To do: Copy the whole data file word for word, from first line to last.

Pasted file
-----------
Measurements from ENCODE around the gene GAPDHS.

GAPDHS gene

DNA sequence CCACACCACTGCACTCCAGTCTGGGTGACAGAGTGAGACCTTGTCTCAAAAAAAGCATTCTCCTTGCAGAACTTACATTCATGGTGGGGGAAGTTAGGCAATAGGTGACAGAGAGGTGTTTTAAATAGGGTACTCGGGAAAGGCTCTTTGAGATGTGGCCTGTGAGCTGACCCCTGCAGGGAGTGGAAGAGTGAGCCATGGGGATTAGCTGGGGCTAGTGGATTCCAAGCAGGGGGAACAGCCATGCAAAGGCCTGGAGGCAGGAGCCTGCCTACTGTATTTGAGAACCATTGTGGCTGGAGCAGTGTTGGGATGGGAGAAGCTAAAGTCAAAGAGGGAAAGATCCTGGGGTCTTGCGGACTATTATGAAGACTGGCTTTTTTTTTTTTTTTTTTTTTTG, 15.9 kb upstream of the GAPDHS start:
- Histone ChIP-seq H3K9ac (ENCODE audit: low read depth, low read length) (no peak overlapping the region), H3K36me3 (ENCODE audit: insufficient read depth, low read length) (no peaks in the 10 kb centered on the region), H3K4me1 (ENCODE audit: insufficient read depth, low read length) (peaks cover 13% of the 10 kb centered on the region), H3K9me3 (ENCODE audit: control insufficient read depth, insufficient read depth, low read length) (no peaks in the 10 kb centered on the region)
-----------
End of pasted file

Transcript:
Measurements from ENCODE around the gene GAPDHS.

GAPDHS gene

DNA sequence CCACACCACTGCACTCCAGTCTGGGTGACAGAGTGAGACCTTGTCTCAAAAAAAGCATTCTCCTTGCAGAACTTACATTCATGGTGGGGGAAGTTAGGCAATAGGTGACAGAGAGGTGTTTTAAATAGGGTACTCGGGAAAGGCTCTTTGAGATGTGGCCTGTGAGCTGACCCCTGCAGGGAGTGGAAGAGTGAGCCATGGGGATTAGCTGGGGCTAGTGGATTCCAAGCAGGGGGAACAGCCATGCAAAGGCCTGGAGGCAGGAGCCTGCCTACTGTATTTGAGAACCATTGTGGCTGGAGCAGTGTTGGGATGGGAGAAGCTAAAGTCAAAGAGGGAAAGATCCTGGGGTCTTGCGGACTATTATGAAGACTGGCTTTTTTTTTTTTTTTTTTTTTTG, 15.9 kb upstream of the GAPDHS start:
- Histone ChIP-seq H3K9ac (ENCODE audit: low read depth, low read length) (no peak overlapping the region), H3K36me3 (ENCODE audit: insufficient read depth, low read length) (no peaks in the 10 kb centered on the region), H3K4me1 (ENCODE audit: insufficient read depth, low read length) (peaks cover 13% of the 10 kb centered on the region), H3K9me3 (ENCODE audit: control insufficient read depth, insufficient read depth, low read length) (no peaks in the 10 kb centered on the region)